August 16, 2004

Nothing that cannot impede even by failure

In the Actionline column in the San Jose Mercury News — the very same one quoted in my previous post — Dennis Rockstroh provides some information about the content of the law governing access to and locking of emergency exits from public spaces:

The law says that nothing "shall be so designed and installed that it cannot, even in cases of failure, impede or prevent emergency use of such exit."

I don't think so! This time I think Dennis has it wrong. We have crazy laws here in California, but not this crazy. To require that nothing be designed in such a way that it cannot (even if it fails) impede use is to require that everything be designed in such a way that it can impede use (including in cases where it fails). That is, the way Dennis has it, under California law you must lock all emergency exits. I don't necessarily think this isn't a case of what we haven't failed to refer to on Language Log as overnegation. Why does my head hurt?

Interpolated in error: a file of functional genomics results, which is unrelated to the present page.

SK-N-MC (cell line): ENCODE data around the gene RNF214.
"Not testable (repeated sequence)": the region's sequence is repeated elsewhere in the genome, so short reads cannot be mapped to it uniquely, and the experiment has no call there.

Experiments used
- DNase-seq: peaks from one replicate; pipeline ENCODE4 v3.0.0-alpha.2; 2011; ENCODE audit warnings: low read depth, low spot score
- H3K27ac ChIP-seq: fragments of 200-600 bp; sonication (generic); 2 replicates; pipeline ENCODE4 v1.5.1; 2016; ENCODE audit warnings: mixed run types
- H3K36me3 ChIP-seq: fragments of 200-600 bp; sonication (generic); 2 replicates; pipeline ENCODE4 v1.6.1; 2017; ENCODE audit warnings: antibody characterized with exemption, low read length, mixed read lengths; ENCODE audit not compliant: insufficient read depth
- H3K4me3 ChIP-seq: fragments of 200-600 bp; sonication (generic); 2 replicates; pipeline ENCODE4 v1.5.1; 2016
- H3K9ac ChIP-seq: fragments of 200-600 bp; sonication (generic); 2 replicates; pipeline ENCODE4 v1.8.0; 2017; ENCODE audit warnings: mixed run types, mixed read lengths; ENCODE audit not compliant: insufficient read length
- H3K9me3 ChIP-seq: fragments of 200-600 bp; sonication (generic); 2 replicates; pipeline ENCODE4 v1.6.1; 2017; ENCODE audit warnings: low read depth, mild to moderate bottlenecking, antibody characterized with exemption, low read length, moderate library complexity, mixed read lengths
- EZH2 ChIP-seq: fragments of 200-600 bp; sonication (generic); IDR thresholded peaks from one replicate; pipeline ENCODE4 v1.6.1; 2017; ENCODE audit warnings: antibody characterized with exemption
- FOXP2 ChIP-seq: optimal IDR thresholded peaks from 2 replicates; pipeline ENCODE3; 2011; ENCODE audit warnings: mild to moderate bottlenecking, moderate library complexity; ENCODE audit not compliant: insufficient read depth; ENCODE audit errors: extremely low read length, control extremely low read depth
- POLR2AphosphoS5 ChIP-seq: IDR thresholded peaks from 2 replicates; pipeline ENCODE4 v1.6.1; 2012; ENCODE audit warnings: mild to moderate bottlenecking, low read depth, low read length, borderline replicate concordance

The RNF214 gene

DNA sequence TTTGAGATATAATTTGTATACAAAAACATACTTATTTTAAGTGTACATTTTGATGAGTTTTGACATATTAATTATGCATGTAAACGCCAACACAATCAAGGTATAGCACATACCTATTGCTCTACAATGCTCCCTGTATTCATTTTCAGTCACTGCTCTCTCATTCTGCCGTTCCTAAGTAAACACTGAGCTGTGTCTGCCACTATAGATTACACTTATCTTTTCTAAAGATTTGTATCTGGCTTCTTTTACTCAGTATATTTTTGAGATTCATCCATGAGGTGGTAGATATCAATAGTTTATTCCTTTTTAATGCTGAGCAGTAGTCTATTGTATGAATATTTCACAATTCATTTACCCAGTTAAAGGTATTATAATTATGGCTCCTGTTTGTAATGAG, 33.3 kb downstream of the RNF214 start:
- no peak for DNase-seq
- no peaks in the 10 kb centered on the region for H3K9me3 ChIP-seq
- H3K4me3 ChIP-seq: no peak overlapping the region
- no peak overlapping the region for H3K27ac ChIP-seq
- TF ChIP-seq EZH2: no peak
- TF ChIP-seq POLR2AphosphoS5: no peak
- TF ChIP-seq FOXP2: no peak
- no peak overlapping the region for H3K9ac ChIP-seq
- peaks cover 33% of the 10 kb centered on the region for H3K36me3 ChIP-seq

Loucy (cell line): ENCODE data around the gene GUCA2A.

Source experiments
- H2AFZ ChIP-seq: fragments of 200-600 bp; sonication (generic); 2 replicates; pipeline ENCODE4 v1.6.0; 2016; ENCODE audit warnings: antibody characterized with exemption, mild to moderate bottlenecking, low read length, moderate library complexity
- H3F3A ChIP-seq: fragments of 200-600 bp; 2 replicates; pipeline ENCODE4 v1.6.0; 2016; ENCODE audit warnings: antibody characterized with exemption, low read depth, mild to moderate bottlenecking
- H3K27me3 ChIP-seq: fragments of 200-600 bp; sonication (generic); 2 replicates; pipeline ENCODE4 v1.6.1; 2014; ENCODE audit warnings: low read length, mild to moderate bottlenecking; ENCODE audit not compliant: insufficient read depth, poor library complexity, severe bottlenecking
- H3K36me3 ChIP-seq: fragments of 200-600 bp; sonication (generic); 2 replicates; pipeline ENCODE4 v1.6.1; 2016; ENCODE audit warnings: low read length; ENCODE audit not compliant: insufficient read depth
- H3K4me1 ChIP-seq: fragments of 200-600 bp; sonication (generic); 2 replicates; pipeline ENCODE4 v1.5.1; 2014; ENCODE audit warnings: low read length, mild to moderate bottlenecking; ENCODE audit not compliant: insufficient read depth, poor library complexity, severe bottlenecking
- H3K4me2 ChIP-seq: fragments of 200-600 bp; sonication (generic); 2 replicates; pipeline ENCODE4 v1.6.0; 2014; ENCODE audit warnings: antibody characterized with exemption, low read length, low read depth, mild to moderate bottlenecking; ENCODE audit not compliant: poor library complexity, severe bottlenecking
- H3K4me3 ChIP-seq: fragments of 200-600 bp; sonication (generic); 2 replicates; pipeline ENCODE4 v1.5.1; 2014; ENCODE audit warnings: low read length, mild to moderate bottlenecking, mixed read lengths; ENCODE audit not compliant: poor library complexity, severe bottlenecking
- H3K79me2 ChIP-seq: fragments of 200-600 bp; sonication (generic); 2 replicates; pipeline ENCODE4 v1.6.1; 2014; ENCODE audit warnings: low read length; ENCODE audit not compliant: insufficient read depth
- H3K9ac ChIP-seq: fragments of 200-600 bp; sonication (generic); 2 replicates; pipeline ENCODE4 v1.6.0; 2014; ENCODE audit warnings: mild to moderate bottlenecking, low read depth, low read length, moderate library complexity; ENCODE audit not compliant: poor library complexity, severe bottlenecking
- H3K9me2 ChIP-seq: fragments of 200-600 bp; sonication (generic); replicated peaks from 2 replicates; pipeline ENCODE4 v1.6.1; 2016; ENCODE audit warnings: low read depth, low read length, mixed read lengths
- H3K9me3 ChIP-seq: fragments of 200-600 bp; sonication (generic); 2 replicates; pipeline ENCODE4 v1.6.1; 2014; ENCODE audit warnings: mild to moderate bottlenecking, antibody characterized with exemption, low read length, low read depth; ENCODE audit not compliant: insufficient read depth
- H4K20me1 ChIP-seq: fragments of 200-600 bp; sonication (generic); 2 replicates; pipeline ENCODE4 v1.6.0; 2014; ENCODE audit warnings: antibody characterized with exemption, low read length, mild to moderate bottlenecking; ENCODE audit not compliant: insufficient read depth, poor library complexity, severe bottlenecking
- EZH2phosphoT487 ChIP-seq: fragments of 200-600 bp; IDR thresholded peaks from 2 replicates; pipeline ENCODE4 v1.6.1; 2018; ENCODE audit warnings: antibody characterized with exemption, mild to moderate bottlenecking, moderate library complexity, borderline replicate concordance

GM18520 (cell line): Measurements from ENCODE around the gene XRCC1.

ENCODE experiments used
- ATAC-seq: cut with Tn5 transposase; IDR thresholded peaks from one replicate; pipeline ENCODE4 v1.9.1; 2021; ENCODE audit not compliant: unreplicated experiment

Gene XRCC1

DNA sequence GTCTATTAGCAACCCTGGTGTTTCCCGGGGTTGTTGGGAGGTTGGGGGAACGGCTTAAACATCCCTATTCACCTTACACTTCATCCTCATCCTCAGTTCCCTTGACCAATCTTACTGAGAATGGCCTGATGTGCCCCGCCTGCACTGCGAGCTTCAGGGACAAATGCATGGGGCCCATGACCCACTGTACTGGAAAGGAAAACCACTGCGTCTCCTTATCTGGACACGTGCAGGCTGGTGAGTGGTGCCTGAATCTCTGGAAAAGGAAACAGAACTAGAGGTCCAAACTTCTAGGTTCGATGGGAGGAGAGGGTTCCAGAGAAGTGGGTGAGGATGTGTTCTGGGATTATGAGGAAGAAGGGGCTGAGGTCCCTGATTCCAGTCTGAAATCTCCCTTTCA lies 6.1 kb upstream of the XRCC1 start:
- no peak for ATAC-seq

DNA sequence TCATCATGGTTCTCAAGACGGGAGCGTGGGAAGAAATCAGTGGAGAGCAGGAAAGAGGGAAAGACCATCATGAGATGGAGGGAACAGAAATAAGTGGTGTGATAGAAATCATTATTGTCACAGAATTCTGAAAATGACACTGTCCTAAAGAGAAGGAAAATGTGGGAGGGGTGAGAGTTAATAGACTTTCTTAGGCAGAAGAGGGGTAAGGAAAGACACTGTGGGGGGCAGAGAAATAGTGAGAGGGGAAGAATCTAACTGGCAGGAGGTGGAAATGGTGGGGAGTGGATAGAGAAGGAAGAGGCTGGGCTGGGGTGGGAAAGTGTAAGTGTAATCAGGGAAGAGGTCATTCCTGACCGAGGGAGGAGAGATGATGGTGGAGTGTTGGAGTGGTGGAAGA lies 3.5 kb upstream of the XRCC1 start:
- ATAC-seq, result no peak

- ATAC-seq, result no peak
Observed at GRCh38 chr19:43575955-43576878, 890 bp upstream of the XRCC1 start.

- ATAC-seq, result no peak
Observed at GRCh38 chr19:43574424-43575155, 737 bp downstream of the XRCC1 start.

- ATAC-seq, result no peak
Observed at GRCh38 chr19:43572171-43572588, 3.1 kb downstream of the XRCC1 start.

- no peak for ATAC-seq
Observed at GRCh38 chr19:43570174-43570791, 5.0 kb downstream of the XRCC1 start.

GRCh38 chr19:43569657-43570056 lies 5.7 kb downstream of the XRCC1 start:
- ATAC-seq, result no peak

Posted by Geoffrey K. Pullum at August 16, 2004 06:26 PM